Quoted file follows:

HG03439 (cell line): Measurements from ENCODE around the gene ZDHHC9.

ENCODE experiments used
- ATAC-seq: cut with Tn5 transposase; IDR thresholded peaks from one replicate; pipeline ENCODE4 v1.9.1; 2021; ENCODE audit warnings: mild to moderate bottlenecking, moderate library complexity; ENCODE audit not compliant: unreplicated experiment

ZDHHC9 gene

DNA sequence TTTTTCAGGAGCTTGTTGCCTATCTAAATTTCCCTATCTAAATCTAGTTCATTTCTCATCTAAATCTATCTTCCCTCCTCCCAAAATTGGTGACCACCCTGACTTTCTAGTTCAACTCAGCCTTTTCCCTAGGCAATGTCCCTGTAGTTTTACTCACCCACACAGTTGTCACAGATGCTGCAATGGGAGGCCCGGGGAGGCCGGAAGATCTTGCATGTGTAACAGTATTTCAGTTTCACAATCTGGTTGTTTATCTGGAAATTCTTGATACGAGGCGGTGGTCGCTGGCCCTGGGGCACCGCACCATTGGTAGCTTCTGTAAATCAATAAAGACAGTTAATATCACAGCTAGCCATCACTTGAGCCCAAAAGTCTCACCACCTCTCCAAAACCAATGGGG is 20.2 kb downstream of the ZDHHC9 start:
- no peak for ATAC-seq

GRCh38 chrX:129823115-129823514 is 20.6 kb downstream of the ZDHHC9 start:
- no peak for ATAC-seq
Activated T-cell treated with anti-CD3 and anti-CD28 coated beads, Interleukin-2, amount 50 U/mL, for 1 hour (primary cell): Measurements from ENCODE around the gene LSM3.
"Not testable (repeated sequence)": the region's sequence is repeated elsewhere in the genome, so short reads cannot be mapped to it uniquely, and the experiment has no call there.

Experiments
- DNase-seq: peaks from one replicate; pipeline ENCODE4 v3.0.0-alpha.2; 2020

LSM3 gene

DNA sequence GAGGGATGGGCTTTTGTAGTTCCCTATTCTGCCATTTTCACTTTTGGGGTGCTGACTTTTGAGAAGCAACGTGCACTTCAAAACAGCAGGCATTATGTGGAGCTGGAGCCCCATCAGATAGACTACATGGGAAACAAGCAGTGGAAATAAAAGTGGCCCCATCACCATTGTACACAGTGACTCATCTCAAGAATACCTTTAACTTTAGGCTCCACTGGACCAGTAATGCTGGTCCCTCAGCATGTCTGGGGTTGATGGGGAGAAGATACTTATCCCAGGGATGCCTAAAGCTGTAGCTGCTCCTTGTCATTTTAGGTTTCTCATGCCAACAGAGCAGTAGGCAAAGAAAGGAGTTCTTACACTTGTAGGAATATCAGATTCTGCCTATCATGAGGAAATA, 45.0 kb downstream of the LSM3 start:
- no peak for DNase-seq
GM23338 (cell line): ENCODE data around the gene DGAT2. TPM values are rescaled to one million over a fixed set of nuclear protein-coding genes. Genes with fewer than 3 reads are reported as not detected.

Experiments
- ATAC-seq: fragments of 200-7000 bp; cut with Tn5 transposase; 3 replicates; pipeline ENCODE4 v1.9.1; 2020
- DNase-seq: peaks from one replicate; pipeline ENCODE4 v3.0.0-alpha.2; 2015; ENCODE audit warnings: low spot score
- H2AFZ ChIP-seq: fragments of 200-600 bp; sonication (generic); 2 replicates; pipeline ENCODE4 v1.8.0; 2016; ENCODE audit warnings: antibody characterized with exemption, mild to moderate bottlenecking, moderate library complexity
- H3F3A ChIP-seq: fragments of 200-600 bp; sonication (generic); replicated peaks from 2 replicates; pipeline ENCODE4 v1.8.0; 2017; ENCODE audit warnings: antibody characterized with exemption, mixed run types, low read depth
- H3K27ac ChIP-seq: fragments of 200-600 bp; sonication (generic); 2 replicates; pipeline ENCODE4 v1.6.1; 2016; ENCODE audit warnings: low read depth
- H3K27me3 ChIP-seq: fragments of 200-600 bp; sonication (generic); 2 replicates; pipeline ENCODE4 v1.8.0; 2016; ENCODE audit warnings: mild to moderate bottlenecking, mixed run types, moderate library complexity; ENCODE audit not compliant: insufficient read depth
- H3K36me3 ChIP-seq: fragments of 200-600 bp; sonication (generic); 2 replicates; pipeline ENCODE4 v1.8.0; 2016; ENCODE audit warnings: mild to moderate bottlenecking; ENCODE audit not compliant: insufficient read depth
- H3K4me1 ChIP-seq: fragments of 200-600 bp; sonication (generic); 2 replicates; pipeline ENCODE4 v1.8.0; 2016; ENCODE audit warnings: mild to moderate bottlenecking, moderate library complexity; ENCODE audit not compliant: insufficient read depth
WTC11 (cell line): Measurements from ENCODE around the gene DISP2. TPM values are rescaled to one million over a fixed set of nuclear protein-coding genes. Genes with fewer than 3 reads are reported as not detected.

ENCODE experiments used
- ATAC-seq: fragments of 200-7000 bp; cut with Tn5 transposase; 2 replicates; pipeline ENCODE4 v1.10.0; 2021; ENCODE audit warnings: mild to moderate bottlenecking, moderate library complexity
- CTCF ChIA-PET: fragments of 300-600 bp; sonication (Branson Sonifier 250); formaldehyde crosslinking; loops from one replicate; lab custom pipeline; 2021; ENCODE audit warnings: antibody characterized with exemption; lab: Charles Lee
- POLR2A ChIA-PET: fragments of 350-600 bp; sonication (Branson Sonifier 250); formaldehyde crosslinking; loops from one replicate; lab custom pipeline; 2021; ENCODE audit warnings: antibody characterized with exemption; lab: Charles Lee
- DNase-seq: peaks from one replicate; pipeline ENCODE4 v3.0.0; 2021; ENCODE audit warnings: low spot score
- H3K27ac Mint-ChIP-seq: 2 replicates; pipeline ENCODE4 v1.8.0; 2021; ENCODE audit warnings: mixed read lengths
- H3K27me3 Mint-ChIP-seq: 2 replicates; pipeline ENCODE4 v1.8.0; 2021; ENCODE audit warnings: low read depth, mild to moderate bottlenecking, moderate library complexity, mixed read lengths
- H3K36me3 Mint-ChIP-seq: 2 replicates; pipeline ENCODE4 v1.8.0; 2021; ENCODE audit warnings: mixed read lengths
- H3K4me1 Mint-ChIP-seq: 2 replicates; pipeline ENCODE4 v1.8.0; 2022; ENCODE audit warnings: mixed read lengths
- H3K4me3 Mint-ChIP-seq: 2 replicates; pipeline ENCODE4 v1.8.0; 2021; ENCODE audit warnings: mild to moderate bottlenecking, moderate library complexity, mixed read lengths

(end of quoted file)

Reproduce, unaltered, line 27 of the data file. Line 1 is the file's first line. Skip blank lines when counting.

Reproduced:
ENCODE experiments used